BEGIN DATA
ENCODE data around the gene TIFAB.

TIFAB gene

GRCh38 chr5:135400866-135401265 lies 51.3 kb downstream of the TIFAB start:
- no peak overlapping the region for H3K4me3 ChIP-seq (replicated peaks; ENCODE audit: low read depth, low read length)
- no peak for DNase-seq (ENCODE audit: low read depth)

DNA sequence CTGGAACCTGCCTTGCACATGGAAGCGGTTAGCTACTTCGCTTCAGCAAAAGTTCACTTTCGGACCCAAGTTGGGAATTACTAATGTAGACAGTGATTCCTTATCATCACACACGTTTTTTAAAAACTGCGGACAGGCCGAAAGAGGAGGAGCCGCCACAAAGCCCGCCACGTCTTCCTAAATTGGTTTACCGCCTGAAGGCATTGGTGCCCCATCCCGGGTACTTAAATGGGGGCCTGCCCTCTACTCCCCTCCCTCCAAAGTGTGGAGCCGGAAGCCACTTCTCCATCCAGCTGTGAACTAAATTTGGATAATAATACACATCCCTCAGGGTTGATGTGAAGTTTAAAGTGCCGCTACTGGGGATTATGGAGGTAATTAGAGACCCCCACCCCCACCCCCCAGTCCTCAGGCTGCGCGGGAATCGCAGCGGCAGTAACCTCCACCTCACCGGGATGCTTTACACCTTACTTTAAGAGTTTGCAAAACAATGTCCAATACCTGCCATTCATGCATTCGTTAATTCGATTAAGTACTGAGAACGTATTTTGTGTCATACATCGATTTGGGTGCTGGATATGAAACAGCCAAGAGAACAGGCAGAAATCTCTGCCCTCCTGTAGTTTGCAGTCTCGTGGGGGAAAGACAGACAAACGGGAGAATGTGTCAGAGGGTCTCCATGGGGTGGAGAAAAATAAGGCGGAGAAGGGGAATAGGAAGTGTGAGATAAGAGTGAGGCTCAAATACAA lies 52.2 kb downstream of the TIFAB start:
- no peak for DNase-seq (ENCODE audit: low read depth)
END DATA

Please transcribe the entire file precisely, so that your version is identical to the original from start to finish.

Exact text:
ENCODE data around the gene TIFAB.

TIFAB gene

GRCh38 chr5:135400866-135401265 lies 51.3 kb downstream of the TIFAB start:
- no peak overlapping the region for H3K4me3 ChIP-seq (replicated peaks; ENCODE audit: low read depth, low read length)
- no peak for DNase-seq (ENCODE audit: low read depth)

DNA sequence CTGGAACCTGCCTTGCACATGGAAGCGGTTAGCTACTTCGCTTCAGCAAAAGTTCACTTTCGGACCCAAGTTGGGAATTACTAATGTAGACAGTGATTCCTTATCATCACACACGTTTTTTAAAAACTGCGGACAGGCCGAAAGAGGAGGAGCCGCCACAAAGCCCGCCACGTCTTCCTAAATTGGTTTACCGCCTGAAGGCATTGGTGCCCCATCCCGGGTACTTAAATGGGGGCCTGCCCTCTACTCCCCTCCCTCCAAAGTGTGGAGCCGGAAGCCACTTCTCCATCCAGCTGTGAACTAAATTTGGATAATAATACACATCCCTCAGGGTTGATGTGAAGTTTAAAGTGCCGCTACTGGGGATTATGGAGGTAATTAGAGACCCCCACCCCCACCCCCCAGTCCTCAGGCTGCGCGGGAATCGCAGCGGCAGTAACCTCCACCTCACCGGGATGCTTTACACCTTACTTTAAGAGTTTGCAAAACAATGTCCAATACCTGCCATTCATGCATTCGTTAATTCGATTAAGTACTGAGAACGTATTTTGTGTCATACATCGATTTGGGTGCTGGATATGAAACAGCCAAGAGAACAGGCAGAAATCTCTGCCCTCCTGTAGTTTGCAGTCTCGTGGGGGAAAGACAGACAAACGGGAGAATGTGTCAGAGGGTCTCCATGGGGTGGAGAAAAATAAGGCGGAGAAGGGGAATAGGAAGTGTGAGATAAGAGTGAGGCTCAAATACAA lies 52.2 kb downstream of the TIFAB start:
- no peak for DNase-seq (ENCODE audit: low read depth)